WASHINGTON, DC - JANUARY 30: U.S. President Donald J. Trump delivers the State of the Union address as U.S. Vice President Mike Pence (L) and Speaker of the House U.S. Rep. Paul Ryan (R-WI) (R) look on in the chamber of the U.S. House of Representatives January 30, 2018 in Washington, DC. This is the first State of the Union address given by U.S. President Donald Trump and his second address to a joint meeting of Congress. (Photo by Chip Somodevilla/Getty Images)
Debbie Lord, Cox Media Group National Content Desk
Since 1789, eight U.S. presidents have either died or been killed while in office. One has resigned.
On the death of the eight men and the resignation of the other, their vice presidents stepped into the role of president, following the requirement laid out in the Constitution for an orderly change of leadership.
But what would happen if the president and the vice president were simultaneously unable to carry out their duties? Who would step in to be president?
The Presidential Succession Act of 1947 outlines the order of succession to the presidency with a list that includes congressional members and those serving in the president’s cabinet. Congress is authorized to enact legislation concerning the order of succession under Article II, Section 1, Clause 6 of the U.S. Constitution. The Twentieth Amendment, adopted in 1933, and the Twenty-fifth Amendment, adopted in 1967, also address who will sit in the Oval Office and under what circumstances.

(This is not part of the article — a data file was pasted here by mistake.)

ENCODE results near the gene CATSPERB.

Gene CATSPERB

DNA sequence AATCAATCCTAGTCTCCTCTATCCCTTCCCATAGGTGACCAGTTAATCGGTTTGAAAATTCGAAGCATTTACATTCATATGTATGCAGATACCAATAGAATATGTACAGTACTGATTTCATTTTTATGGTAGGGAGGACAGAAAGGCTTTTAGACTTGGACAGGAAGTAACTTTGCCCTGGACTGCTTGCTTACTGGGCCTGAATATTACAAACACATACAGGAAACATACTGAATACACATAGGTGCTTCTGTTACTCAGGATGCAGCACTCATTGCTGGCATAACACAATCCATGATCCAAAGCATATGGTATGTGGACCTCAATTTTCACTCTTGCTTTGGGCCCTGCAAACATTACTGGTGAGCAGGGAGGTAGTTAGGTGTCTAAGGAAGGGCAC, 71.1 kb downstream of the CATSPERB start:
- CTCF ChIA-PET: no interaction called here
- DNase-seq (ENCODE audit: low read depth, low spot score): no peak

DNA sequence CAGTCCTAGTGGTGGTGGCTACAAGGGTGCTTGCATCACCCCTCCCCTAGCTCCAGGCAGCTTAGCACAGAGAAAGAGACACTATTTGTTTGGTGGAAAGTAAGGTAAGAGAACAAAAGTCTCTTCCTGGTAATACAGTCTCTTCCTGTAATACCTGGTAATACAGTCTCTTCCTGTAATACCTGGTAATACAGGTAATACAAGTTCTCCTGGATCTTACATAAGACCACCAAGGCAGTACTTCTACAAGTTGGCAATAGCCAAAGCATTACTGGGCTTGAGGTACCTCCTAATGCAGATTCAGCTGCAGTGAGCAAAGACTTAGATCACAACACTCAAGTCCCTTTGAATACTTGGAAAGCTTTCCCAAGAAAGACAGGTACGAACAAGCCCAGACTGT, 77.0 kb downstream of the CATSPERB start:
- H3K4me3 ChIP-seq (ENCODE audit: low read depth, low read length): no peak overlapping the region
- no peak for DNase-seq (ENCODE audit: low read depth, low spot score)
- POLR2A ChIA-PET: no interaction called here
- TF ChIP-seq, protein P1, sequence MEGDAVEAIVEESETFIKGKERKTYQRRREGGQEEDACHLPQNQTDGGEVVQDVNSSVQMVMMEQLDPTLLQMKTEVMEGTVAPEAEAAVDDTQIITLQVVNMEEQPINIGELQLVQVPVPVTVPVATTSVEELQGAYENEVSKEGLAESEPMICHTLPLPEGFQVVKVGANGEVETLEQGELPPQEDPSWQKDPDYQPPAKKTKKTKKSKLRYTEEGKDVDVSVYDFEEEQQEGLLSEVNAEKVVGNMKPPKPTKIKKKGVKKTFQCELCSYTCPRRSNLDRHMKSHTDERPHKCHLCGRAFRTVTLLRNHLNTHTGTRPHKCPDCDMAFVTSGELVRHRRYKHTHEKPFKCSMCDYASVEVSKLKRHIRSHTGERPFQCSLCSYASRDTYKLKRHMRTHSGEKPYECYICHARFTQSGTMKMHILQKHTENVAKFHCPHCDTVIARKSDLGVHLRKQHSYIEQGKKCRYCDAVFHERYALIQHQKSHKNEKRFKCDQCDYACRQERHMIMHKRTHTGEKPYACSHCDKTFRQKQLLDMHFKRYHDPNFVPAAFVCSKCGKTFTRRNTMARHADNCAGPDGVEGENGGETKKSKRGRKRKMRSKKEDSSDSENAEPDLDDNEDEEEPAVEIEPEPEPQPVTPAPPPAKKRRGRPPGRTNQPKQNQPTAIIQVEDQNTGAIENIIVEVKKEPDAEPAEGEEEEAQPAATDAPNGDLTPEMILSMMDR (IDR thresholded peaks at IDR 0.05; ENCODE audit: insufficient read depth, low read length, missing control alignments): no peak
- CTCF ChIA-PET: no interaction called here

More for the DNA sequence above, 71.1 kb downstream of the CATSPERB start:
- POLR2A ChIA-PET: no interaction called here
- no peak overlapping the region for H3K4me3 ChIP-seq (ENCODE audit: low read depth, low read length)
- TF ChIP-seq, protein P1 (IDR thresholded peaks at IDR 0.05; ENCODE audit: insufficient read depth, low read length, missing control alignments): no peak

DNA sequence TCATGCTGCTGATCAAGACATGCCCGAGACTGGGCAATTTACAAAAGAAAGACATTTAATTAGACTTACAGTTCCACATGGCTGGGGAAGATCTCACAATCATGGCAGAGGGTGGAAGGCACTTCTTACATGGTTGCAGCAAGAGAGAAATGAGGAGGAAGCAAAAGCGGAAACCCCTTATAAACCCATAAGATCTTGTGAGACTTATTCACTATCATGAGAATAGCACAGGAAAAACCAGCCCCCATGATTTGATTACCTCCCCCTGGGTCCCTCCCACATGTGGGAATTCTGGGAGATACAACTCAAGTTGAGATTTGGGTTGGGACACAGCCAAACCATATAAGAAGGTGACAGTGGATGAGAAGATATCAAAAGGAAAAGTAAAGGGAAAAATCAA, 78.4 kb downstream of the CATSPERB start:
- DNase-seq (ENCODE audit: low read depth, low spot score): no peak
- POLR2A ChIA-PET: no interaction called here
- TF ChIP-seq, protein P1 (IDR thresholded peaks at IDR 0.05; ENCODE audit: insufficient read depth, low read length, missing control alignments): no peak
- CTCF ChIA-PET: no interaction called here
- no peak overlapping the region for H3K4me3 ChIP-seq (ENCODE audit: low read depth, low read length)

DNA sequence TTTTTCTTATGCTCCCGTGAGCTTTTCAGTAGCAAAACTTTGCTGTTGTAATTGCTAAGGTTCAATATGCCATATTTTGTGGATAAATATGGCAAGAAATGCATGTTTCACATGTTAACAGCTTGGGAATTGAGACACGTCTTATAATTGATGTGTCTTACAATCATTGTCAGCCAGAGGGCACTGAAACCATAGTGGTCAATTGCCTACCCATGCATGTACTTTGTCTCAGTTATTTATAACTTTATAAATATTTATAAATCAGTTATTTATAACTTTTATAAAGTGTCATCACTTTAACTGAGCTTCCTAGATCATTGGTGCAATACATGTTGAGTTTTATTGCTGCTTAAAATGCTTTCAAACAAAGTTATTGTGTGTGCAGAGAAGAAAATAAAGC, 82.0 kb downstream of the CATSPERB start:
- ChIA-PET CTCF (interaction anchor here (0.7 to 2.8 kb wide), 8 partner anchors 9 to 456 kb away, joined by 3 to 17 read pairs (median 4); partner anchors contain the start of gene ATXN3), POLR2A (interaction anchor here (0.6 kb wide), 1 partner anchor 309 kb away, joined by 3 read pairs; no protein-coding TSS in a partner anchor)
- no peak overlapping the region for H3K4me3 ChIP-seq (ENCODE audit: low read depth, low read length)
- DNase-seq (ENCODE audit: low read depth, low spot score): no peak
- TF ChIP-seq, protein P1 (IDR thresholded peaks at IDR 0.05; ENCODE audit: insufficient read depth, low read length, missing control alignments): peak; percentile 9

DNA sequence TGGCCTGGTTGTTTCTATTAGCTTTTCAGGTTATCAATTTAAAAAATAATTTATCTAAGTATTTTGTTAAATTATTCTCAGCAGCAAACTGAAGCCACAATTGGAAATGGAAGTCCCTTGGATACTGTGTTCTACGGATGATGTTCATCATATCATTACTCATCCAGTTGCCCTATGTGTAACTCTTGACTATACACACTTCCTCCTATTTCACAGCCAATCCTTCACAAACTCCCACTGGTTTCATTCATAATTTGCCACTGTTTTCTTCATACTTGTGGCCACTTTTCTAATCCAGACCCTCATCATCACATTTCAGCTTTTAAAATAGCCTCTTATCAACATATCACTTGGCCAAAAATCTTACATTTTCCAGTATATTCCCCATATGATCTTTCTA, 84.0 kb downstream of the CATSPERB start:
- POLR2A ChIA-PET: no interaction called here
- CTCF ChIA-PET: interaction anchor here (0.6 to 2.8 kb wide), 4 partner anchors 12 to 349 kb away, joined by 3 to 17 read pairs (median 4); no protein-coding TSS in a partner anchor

There have been three presidential succession acts passed in the country’s history, with the 1947 act being the latest.
In 1792, the act declared that, the president pro tempore of the Senate would be first in line for the presidency should the president and the vice president both be incapacitated. The speaker of the House was second in line.
The 1886 act replaced the president pro tempore and speaker on the list with the members of the president’s cabinet.
The order of succession reflected the order in which the cabinet positions had been created, with the secretary of state first in line after the vice president.
In 1947, the president pro tempore of the Senate and the speaker of the House were brought back in to the line of succession. This time, the speaker of the House was first in line behind the vice president, and the president pro tempore second in line. Members of the cabinet fill out the line as they did in the 1886 act, by when the cabinet positions were created.
Here is the line of succession for the United States government with the names of the current office holders.
Vice President: Mike Pence
Speaker of the House: Paul Ryan (R-Wisconsin)
President pro tempore of the Senate: Orrin Hatch (R-Utah)
Secretary of State: Mike Pompeo
Secretary of the Treasury: Steven Mnuchin
Secretary of Defense: James Mattis
U.S. Attorney General: Jeff Sessions
Secretary of the Interior: Ryan Zinke
Secretary of Agriculture: Sonny Perdue
Secretary of Commerce: Wilbur Ross
Secretary of Labor: R. Alexander Acosta
Secretary of Health and Human Services: Alex Azar
Secretary of Housing and Urban Development: Ben Carson
Secretary of Transportation: Elaine L. Chao – Chao would not be able to assume the presidency because she was not born in the United States
Secretary of Energy: Rick Perry
Secretary of Education: Betsy DeVos
Secretary of Veterans Affairs: Robert Wilkie – Wilkie was nominated by Trump to be the next Secretary of Veterans Affairs; he has not yet been confirmed for that position